Auto insurance is a contract between you and the insurance provider that protects you from the financial damages caused in the event of an accident or theft.
The insurance provider promises to cover your losses following your policy's terms in return for your premium payment.
Auto insurance offers protection for:
- Property - such as your car being stolen or damaged.
- Liability is your legal obligation to others in the event of their physical harm or property damage.
- Medical costs include injury treatment, rehabilitation, occasionally lost wages, and burial costs.
Who Is Covered by My Auto Insurance, and Under What Circumstances?
Under your auto insurance policy, your family members will be protected even if they use their own vehicle or someone else's (with their permission).
Additionally, your policy covers for if you permit someone who is not covered by your insurance to drive your automobile. The auto insurance policy covers for all personal driving, such as travelling, commuting to work, and running errands. No coverage is offered for business trips, such as delivering pizzas and ride-sharing services like Uber.
Several motor insurers are now providing extra insurance packages that extend coverage for drivers who use vehicles for ride-sharing services (at an additional fee). For example, you might want to consider MoneySmart car insurance when choosing the right insurance for you.
Is Auto Insurance Coverage Mandatory?
States may have different regulations for auto insurance. Your lender may also have its criteria if you're financing a car. Almost all states, however, demand that car owners carry:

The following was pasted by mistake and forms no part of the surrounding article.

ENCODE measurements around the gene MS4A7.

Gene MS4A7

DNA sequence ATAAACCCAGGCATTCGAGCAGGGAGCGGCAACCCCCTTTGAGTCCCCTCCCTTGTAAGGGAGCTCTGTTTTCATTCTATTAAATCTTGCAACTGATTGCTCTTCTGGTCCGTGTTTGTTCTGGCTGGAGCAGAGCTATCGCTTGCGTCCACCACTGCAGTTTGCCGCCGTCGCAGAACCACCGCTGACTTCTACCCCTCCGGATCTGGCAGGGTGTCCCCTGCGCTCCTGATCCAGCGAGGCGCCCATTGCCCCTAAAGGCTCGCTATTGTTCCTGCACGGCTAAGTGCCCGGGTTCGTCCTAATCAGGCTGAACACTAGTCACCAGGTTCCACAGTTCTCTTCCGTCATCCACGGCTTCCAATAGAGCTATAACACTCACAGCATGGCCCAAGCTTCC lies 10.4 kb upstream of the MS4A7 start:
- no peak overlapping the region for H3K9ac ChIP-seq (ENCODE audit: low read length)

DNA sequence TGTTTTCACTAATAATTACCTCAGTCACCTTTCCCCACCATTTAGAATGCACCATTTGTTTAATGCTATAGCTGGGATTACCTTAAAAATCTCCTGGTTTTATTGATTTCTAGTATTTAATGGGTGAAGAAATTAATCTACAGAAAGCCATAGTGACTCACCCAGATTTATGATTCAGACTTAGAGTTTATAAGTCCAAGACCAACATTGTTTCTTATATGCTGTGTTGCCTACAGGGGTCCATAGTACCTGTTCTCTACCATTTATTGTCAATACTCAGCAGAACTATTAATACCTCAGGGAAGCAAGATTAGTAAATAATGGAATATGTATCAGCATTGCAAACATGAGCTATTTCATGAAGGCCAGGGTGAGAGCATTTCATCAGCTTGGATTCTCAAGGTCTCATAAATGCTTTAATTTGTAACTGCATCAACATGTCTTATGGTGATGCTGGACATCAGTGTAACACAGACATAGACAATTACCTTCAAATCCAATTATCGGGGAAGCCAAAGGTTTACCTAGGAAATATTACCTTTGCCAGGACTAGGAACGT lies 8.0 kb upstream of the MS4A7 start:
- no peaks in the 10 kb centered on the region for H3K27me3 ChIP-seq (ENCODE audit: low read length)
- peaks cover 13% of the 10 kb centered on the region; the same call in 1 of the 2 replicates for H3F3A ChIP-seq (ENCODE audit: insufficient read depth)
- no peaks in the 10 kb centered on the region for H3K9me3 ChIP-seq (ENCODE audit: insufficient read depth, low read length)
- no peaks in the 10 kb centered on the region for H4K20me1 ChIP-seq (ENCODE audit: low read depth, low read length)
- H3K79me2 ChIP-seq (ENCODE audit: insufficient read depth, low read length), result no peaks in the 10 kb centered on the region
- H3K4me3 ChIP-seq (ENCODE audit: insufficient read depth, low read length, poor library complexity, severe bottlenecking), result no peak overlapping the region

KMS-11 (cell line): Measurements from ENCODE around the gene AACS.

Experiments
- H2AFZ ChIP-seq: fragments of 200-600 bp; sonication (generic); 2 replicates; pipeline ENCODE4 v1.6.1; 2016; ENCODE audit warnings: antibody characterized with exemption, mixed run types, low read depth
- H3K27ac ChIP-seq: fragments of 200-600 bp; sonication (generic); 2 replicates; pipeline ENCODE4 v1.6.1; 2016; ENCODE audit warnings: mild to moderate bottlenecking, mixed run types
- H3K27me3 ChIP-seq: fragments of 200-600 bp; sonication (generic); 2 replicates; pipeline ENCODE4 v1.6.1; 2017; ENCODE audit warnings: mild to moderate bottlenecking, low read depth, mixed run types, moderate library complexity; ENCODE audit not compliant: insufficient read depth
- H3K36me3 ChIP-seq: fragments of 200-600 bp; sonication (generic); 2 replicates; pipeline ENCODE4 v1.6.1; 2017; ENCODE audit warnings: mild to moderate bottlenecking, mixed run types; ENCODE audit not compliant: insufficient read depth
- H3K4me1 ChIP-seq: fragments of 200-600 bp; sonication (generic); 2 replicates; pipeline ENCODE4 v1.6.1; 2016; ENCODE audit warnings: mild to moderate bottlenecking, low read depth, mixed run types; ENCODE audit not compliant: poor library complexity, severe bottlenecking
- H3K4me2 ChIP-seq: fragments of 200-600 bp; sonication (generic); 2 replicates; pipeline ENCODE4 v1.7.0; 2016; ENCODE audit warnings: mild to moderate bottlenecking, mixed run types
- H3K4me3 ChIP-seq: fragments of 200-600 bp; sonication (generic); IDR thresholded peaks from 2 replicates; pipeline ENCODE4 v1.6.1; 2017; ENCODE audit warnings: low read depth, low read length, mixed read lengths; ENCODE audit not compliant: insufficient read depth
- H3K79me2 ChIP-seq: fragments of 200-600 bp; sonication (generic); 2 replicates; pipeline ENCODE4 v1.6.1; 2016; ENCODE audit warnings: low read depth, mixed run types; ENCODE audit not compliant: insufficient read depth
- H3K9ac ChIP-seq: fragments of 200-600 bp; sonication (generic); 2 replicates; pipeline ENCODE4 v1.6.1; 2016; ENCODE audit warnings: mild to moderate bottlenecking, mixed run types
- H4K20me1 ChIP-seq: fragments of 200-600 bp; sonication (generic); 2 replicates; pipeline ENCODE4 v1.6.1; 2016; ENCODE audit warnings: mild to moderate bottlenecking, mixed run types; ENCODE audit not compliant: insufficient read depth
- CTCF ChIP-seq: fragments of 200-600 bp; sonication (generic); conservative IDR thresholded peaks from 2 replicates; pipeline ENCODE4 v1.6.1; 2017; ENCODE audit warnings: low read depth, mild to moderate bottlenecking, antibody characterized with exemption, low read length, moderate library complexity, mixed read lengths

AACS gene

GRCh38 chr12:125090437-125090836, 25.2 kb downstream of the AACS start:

- Body injury liability – protects you from financial responsibility for any harm you or another driver inflict on people while driving a car.
- Property damage liability – this pays out compensation or covers repair to another vehicle or another person's property, such as a fence, building, or utility pole.
- Medical payments or personal injury protection (PIP) – pays for your medical bills if you or your passengers get hurt. Additionally, it will pay for any lost wages and associated costs.
When a driver who does not have auto insurance causes an accident or in the event of a hit-and-run, uninsured motorist coverage reimburses you.
Additionally, you can buy underinsured motorist coverage, which will take care of expenses in cases where another driver does not have enough insurance to cover the costs of a significant collision.
Consider including PIP and uninsured motorist coverage in your policy even if they are optional in your state for further financial security.
What Other Kinds of Car Insurance Are Common?
Most fundamental, legally required auto insurance does not cover damage to your vehicle, but it does cover harm that your vehicle does to others. You should therefore consider the following extra coverages for your vehicle:
When you are at fault in a collision with another vehicle or object, collision insurance pays for any damage to your car. While mechanical breakdown or typical wear and tear on your vehicle are not covered by collision insurance, damage from potholes or rolling your car is.
In the event of theft or damage brought on by an event other than a collision, such as a fire, hail, flood, vandalism, falling rocks or trees, other dangers, or even being struck by an asteroid, comprehensive coverage is provided.
The common problem of windshield damage is handled with glass covering. No-deductible glass coverage, which covers side windows, rear windows, and glass sunroofs, is included in some auto insurance policies. You can also purchase extra glass protection.
When it comes to finding the best auto insurance or renewing your car policy each year, staying well-informed about your options and the workings of the auto insurance industry is key. So, keep the above points in mind to get better service, more comprehensive coverage, and lower prices.